SEC Administrative Judge Cameron Elliot issued a blistering decision last week in a long-running dispute over regulator access to auditor work papers in fraud investigations. The judge banned the Chinese Big Four firms from auditing US issuers for six months and lambasted them for voluntarily putting their firms “between a rock and a hard place.” The decision is not yet final but the enormous impact is already being felt worldwide.
Last defendant standing. Not an enviable place for EY in the case, In re Lehman Brothers Securities and Erisa Litigation. Holding out until the end has now cost EY $99 million, more than Lehman officers and directors.
BLBG publishes the Advocate for Institutional Investors, a quarterly newsletter which contains reporting and analysis of the latest securities and corporate law issues. The Advocate often features articles by the management and general counsel of some of the largest public pension funds in the country, as well as some of the nation’s premier securities litigators. This Spring the magazine also features my writing on the subject of private litigation against audit firms.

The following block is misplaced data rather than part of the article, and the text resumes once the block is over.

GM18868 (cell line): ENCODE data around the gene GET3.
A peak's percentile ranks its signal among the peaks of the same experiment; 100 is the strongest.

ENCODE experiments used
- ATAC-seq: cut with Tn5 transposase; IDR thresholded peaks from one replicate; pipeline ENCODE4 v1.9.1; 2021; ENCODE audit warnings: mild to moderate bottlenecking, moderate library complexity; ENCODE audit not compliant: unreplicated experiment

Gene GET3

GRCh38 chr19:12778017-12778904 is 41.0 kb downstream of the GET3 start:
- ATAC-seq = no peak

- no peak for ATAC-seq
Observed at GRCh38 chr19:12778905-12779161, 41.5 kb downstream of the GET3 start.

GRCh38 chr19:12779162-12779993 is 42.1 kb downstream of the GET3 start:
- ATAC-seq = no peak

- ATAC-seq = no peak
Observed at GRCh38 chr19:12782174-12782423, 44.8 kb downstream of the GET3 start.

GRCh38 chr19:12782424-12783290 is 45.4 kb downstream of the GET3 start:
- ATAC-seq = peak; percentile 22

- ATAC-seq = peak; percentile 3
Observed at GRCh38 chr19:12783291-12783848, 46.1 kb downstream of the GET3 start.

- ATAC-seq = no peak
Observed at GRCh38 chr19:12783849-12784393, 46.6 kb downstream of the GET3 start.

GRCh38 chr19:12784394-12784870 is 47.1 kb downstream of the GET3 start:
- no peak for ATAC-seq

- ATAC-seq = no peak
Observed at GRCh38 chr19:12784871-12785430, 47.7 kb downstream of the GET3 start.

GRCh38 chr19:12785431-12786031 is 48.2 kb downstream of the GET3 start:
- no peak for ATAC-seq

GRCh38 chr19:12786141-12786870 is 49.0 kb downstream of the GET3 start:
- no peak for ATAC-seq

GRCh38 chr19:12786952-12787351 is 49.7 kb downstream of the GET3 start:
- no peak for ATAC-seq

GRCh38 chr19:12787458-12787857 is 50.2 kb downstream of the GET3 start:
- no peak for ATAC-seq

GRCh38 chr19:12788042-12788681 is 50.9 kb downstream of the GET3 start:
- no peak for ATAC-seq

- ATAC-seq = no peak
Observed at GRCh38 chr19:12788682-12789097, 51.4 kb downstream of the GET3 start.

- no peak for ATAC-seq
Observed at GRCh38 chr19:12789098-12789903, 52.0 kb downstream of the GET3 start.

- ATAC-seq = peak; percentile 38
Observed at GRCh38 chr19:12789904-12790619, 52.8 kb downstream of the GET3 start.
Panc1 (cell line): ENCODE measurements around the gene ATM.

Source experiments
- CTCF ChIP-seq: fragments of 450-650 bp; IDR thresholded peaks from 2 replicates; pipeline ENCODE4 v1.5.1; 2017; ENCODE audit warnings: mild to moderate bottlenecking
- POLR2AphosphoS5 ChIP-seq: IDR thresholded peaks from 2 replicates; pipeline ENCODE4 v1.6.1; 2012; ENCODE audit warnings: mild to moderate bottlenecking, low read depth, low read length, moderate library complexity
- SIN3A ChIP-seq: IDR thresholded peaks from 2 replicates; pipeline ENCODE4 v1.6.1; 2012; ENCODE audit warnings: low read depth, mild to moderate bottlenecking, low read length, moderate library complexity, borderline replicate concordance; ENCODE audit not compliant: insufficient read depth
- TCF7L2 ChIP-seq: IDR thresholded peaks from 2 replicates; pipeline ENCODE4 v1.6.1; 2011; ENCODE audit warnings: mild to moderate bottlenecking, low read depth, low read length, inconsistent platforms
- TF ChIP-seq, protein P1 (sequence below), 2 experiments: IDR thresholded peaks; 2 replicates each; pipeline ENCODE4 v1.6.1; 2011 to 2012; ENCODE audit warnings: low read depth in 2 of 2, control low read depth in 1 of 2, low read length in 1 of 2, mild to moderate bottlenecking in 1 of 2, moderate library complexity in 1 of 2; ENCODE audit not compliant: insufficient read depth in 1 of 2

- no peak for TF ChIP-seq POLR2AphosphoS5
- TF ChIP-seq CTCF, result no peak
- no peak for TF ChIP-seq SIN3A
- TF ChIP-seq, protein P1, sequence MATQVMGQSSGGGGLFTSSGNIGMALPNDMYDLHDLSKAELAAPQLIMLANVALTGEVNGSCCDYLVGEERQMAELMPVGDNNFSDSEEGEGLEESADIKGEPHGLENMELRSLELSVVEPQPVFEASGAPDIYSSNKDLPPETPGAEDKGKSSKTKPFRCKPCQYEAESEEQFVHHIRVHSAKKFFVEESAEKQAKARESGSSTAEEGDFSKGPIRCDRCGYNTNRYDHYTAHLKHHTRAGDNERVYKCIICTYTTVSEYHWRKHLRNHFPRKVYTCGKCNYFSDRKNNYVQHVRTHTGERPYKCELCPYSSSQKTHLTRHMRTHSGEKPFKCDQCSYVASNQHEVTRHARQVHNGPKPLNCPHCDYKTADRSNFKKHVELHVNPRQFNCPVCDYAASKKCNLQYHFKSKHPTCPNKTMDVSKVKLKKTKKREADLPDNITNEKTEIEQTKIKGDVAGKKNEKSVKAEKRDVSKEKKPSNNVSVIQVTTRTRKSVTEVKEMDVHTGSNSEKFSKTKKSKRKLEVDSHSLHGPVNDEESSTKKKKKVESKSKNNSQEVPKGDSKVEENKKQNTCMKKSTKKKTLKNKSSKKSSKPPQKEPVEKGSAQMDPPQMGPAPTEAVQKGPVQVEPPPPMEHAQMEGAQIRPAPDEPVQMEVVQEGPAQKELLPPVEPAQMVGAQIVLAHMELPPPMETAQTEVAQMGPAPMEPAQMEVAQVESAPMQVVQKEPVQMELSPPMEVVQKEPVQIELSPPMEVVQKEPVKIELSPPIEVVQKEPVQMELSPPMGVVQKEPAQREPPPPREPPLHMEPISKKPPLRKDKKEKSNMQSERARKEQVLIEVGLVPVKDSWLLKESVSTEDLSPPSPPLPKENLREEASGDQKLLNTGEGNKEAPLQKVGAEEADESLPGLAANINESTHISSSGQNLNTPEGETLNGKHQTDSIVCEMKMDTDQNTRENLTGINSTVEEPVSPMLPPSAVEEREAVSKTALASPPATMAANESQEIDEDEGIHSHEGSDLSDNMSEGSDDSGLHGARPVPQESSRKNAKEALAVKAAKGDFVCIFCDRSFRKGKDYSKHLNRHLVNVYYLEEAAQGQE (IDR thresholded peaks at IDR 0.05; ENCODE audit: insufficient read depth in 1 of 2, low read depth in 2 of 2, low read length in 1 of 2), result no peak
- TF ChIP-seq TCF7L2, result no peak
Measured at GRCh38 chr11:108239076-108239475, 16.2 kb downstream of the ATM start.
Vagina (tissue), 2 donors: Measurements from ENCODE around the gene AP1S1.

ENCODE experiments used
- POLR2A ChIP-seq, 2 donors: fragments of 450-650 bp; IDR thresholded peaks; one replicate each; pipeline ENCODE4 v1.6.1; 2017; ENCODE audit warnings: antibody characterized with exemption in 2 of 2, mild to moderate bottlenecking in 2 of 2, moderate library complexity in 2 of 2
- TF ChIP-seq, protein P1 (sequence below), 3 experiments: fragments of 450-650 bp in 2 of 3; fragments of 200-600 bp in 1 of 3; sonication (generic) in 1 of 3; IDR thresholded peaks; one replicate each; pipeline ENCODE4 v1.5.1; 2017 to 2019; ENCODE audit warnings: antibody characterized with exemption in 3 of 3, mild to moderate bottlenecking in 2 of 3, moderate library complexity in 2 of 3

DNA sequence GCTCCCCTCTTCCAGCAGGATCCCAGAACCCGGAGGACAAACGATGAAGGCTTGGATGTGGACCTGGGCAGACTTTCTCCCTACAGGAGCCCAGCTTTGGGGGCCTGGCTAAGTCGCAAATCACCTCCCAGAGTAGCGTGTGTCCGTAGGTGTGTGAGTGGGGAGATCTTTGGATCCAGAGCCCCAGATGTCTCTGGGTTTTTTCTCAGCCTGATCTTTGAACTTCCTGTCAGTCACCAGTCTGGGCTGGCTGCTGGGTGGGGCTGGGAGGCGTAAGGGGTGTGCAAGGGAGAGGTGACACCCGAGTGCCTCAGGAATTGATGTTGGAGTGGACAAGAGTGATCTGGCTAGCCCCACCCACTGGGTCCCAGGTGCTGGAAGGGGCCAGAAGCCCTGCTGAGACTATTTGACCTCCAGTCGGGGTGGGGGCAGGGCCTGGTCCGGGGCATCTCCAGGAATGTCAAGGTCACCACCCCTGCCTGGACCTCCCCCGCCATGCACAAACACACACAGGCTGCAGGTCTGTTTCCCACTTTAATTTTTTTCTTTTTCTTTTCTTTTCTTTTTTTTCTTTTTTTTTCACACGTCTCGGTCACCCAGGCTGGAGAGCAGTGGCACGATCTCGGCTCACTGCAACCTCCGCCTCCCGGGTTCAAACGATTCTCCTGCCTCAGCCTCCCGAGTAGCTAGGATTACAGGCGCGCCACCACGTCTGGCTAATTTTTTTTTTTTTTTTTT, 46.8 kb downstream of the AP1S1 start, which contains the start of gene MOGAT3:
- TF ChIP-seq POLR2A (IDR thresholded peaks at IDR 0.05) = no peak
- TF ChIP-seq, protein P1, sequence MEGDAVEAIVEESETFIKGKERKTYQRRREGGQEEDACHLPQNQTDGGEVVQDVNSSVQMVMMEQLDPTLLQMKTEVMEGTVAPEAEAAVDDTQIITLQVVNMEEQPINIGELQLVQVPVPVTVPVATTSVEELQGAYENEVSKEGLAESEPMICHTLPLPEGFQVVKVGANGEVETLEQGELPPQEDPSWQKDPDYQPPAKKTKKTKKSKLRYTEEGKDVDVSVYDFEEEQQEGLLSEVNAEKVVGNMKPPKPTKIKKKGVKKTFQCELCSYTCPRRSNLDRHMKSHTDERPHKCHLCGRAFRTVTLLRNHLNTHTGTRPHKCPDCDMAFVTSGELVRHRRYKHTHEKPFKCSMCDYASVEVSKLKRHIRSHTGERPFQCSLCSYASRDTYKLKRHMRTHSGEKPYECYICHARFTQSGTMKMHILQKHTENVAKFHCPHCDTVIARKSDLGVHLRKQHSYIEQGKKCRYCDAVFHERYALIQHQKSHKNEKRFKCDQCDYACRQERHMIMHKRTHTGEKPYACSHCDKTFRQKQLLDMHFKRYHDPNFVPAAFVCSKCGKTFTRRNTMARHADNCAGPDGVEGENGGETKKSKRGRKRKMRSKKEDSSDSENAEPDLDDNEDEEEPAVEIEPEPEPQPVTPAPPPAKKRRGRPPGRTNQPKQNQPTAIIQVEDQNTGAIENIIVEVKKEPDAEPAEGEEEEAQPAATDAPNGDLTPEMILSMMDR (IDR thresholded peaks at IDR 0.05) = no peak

I’m in San Diego at the Accounting Program Leaders Group/Federation of Schools of Accountancy annual seminar. I spoke Sunday on the profession and its professionals.
Ernst & Young gets a little bit of good news about Lehman liabilities but… Is it just me or are the auditor defense lawyers losing their touch?
The SEC is busy chasing Ponzi schemers and foreign bribers. But bogus accounting remains a bigger danger to the markets. (More links.)
Chapter 21 of Sheila Bair’s book, “Bull By The Horns,” is a blow-by-blow account of the wrangling and dealmaking that resulted in two settlements that satisfy neither consumer advocates nor the borrowers that were harmed by abusive mortgage servicer activities.
Did the government make a profit on its sale of AIG shares last week? Is that even the right question to ask? The former Special Inspector General of TARP Neil Barofsky and I think it’s not.
The day my OpEd in the Financial Times was published, July 30, there were many other stories in other publications marking the occasion of Sarbanes-Oxley’s tenth anniversary. Most of them focused on the lack of prosecutions of CEOs and CFOs for false financial statement certification crimes.
What I wrote this week about the MF Global trustee’s “investigation report”, JP Morgan’s Jamie Dimon and his testimony on the “whale” trade for the US Senate, and the lure of London. Those topics and so much more…
I’m a panelist July 12 for, “Auditors, the Board and Shareholders: An Evolving Relationship,” at the Society of Corporate Secretaries and Governance Professionals Annual Meeting in Washington DC.
My column today at American Banker is about the PCAOB’s auditor rotation and auditor independence concept release and its impact on banks. My favorite lines are…